Ancient Egyptian stones found at the site of a temple at Steatite are being brought to the Smithsonian National Museum, where they will be displayed alongside other artifacts from the ancient civilization.
Steatite, a rock formed by the melting of a volcanic rock, is the source of one of the world’s most popular and recognizable names, the word steat, and is used to describe the stone-like texture of stone that forms at the core of many ancient steatites.
This texture is produced by heating and cooling the molten rock, and the melting process produces an opaque crystal structure.
Steatites are also known for their high quality.
In Egypt, they were used to create elaborate burial tombs.
Steats also can be used to build high-quality jewelry and other items.
Steatters from the steatitic sites at Harran and Akka were discovered by archaeologists in the 1930s and were discovered in 2006, and researchers have been looking at them for more than a decade.
The Smithsonian is bringing these artifacts to the museum for the first time in more than 30 years, Smithsonian National Museums and Archaeology spokeswoman Ann Paley said in a statement.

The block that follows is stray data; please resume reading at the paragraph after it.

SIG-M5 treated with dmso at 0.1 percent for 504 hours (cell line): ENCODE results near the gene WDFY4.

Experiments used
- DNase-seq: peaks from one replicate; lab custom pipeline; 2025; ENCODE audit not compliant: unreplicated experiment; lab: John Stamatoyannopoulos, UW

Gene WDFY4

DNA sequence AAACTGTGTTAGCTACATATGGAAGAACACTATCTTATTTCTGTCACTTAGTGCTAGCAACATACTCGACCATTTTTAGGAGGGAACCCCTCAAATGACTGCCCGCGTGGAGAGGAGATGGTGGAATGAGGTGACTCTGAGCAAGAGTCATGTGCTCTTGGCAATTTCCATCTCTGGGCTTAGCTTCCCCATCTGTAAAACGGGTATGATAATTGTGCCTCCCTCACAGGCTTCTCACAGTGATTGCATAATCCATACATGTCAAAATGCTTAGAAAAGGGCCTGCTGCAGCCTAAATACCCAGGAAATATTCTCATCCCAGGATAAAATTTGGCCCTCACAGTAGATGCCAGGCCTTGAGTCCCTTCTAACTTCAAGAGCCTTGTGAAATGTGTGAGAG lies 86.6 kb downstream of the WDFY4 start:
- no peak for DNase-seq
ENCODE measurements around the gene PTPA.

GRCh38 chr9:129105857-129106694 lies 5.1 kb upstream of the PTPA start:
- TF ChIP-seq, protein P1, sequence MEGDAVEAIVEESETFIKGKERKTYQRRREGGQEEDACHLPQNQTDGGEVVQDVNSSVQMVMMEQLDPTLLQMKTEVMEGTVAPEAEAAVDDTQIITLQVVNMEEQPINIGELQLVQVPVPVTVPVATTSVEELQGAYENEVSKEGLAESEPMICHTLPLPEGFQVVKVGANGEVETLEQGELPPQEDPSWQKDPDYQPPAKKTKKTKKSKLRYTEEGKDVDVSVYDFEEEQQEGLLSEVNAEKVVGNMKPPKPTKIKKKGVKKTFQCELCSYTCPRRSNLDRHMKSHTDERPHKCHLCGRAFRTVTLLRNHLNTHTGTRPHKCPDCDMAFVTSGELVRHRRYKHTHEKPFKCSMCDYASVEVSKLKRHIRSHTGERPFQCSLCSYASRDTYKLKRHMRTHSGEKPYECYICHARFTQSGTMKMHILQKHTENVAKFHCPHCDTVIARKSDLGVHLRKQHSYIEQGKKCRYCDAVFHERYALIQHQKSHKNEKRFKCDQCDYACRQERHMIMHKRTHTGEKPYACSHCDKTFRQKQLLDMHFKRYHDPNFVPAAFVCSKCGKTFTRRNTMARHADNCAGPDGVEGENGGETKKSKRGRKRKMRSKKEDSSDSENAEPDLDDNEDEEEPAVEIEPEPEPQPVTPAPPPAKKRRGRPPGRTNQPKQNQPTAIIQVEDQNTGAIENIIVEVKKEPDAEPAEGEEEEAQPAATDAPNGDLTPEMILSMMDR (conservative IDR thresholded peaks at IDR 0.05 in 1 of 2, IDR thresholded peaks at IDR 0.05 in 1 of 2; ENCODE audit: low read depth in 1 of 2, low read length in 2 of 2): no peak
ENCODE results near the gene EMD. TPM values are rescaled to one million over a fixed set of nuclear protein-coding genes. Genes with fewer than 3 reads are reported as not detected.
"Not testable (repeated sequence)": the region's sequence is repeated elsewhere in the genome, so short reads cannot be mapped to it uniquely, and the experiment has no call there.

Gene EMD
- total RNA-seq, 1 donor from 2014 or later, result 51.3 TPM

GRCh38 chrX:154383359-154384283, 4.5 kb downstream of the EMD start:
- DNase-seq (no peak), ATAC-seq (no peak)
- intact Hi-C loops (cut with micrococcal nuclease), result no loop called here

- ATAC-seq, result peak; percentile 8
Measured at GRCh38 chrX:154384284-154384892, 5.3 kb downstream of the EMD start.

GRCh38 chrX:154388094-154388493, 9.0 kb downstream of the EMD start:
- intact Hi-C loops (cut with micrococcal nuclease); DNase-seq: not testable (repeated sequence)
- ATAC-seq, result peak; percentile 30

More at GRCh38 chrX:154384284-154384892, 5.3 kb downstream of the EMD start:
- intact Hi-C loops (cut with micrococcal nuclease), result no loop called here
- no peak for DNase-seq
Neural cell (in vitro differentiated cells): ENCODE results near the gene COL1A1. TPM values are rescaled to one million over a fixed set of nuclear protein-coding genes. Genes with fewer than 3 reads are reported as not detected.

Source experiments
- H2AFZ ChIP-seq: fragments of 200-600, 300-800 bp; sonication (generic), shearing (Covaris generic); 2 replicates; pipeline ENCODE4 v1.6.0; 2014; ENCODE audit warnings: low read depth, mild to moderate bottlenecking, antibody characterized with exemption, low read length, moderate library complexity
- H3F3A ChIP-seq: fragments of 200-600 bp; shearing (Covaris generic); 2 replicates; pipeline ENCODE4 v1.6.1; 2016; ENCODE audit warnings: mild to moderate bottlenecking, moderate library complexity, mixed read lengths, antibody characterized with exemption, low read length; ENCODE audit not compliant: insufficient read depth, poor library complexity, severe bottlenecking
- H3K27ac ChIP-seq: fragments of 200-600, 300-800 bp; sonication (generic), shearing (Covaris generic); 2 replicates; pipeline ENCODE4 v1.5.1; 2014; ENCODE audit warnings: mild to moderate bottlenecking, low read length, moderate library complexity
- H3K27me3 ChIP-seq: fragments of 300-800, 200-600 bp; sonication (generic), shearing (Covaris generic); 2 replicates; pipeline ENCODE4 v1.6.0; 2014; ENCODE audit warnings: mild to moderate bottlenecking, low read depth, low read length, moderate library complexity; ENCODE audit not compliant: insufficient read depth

The artifacts were excavated from ancient ruins dating to the reign of Hatshepsut, the last queen of Egypt, and were excavating the sites of a ceremonial complex in Harran, according to the statement.
The museum, which is in the District of Columbia, has long been home to important artifacts from Egypt and the Near East, including many artifacts related to the Steatitic culture.
It also houses many artifacts from other cultures.
In the early 1900s, archaeologists discovered the ruins of a Roman temple at the same site, which were later donated to the National Museum.
The Smithsonian has been on a quest to understand the culture of the Steattites for more that a century, said the museum’s Director, Christopher Ketchum.
He said that as the museum continues to excavate and expand its collection, the Steatters are being exhibited in a variety of ways, including as jewelry, ceramics, sculptures and artifacts.
The steatic artifacts are currently being exhibited at the Smithsonian Museum of Natural History in Washington, D.C., and the National Geographic Society’s National Archaeology Museum in Philadelphia.
The National Museum in Washington will display the artifacts in its newly renovated and expanded exhibit, which opens May 13.